The Stones: The Acclaimed Biography
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In 2012 the Rolling Stones celebrate their 50th anniversary. Their story – the band's meteoric rise to fame, the Marianne Faithfull, Brian Jones and Altamont scandals, the groundbreaking hits – is the stuff of twentieth century legend, and core to popular culture.
But it is Norman's skills as a researcher and biographer which bring a whole new dimension to such a story. Written with the personal knowledge, trust and co-operation of the participants, this fully updated version is indisputably the best book on The Stones ever written.
Norman spares no detail, covering the Jerry Hall/Mick Jagger split and the Stones' lives as tax exiles, the recording of Exile on Main St. as well as the iconic stage performances, Mick’s control of the band's affairs and his contractual disputes with managers and promoters.
This a story of fame, money, drugs, booze, sex, hedonism and the greatest rock band of all time.
boys with an unreachable fantasy as the young ladies ran forth, squealing, for their mid-morning break. Brian began well at Cheltenham Grammar, getting good marks for work, especially science and languages, excelling at cricket and swimming and winning a place as a clarinettist in the school orchestra. ‘Then, all of a sudden,’ Lewis Jones said bleakly, ‘he became very difficult. He started to rebel against everything – mainly me.’ The trouble began when Brian ceased practising classical pieces
that day, man …’) its 547 pages contained great swathes about drugs, old Southern bluesmen and open-G guitar tuning. Some revelations fell into the category of ‘too much information’ – such as that after Keith’s father’s cremation he’d snorted the ashes with a line of cocaine. Other were plain surreal – such as that, in his heart of hearts, he pined to be a librarian. But what mainly propelled Life into the bestsellers was his extreme cattiness about his one-time Glimmer Twin. ‘I used to love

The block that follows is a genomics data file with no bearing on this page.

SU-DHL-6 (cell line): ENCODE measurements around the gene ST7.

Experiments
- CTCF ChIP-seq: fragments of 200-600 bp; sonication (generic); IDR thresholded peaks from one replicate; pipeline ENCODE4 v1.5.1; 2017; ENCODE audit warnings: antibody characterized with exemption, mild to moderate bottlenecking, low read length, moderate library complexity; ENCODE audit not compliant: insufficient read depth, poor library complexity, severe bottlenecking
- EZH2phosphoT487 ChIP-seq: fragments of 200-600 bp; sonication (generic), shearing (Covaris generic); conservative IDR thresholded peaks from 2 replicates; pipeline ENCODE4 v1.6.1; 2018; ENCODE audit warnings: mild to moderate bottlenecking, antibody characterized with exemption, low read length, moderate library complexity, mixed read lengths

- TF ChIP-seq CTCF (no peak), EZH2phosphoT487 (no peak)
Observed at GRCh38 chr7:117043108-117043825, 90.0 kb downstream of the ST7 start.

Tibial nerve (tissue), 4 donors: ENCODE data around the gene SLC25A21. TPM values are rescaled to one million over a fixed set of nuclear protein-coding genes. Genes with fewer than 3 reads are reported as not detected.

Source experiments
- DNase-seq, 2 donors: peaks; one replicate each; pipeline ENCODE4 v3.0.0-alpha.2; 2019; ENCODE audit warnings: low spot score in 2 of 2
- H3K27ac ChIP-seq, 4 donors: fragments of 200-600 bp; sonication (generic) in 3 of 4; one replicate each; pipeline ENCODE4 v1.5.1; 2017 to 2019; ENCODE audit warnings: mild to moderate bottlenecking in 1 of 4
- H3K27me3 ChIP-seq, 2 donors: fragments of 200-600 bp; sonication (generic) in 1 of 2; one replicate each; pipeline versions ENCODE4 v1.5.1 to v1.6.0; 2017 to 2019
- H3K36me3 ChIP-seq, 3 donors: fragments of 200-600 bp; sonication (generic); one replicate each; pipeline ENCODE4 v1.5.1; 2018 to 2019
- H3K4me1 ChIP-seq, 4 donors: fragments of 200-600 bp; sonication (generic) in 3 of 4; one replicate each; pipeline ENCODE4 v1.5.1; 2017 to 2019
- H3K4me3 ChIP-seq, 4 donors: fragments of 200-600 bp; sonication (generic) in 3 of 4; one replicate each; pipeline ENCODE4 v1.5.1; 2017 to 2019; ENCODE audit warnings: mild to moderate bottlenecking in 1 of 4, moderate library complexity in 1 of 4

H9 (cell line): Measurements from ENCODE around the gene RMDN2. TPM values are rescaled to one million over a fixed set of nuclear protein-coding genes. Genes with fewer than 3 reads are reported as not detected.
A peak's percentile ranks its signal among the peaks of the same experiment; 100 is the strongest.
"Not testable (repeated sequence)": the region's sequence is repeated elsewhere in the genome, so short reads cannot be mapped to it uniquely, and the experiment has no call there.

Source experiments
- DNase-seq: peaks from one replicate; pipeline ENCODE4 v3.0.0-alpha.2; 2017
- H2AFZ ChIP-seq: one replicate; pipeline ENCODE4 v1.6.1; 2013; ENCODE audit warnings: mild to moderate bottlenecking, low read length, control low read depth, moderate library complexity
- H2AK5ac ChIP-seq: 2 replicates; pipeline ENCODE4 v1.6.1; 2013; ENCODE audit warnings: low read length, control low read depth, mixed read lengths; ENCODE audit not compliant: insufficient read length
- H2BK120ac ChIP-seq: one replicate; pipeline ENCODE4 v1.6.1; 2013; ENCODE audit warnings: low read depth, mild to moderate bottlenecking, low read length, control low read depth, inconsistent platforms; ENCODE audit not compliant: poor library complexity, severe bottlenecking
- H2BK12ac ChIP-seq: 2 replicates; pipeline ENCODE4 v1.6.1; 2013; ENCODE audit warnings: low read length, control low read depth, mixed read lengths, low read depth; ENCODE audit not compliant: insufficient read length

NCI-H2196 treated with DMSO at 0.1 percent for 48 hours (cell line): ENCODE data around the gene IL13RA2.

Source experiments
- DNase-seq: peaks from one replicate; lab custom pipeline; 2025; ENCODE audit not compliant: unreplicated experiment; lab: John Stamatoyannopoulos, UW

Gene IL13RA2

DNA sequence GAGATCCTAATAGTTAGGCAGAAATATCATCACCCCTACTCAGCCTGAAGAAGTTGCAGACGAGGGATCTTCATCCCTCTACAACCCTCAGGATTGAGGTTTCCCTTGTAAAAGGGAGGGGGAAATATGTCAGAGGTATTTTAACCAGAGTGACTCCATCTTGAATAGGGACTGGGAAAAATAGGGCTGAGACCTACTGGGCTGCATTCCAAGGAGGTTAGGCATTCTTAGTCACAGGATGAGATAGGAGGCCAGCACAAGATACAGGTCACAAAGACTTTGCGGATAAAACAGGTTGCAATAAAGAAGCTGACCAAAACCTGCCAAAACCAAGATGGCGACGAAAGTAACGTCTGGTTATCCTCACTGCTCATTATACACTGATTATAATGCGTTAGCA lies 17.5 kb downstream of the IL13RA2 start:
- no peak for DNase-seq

Pitney, the American star, had already made determined attempts to persuade her to run away with him. Then, a week before her wedding, Bob Dylan inveigled Marianne into his suite at the Savoy Hotel and tried to win her in a way that only Bob Dylan would. ‘He sat down in front of me and started to write songs at terrific speed. He asked who John was, and when I said, “He’s a student,” Dylan was terribly contemptuous. ‘All the time, he was writing these songs – covering sheet after sheet with
together on these little benches – the lawyers, the national press and us,’ Keith remembers. ‘It was a bit like being back at school. I don’t think even at that point we expected anything much worse then a cuff on the side of the head or a ruler across the knuckles.’ Jagger had maintained that optimistic view to Marianne each time she begged him to let her confess that the tablets the police found in his jacket at Redlands really belonged to her. ‘Mick kept saying that his career could stand a
recognizances extracted from Jagger and Richard had presupposed their remaining on bail until at least early September. But on July 4, Michael Havers received news which indicated further amends were being offered for their treatment at Chichester. The Lord Chief Justice, Lord Parker, had personally intervened to bring their two appeal hearings forward to the last day of the present law term, July 31. That summer’s climactic moment of pinching oneself, and finding oneself still awake, had its